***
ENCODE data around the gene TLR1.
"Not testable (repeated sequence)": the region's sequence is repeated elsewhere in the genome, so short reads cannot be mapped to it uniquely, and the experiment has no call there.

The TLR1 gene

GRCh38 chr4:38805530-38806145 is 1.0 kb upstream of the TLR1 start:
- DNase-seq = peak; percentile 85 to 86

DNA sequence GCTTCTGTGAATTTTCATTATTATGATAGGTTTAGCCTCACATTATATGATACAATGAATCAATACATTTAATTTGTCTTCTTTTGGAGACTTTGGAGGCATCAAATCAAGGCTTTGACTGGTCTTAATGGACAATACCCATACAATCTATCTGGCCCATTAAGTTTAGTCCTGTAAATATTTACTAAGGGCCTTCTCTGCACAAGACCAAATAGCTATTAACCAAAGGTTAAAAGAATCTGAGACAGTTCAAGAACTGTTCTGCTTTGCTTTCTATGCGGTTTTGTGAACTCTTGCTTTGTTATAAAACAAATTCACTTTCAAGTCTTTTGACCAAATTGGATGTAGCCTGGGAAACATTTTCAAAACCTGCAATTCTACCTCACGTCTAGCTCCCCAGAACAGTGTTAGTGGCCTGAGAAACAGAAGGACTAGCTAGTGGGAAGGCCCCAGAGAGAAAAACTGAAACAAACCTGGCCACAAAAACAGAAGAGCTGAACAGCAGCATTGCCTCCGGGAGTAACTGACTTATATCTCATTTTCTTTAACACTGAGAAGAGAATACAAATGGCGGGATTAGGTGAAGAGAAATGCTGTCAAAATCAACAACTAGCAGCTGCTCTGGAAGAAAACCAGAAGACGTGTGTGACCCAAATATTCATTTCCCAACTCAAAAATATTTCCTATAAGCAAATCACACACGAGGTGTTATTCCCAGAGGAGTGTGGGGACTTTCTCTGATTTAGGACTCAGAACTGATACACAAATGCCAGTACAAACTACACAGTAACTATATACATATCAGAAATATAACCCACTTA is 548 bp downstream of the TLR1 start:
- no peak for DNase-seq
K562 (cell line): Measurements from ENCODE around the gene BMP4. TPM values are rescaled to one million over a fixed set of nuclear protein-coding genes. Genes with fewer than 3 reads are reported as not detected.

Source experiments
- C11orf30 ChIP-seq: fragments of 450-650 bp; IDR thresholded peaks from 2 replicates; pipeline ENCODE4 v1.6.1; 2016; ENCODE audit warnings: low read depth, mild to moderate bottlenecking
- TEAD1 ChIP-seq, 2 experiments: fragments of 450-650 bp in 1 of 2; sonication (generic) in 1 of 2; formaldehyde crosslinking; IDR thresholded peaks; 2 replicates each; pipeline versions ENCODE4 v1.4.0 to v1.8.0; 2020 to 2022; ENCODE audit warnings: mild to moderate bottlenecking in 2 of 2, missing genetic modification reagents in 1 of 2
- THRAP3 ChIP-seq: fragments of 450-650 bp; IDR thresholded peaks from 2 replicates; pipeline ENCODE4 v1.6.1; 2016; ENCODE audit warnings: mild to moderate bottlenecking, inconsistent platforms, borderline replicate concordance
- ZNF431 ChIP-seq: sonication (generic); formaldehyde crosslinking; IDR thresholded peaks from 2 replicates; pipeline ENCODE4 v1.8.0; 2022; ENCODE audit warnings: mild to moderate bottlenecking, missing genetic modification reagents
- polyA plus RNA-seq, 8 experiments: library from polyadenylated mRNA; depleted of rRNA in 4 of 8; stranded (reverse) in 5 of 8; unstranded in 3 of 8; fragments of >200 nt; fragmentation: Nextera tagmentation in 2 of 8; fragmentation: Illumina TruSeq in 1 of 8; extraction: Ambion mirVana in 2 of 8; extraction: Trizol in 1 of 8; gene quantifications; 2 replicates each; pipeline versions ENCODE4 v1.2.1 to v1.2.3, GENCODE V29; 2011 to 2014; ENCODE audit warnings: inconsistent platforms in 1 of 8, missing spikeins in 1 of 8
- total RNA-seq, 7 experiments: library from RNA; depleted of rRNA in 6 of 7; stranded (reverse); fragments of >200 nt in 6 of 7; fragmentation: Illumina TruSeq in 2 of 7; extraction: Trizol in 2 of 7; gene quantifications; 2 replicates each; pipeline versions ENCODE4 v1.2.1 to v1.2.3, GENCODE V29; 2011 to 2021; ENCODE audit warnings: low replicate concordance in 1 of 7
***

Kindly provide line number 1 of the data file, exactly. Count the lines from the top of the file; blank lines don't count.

ENCODE data around the gene TLR1.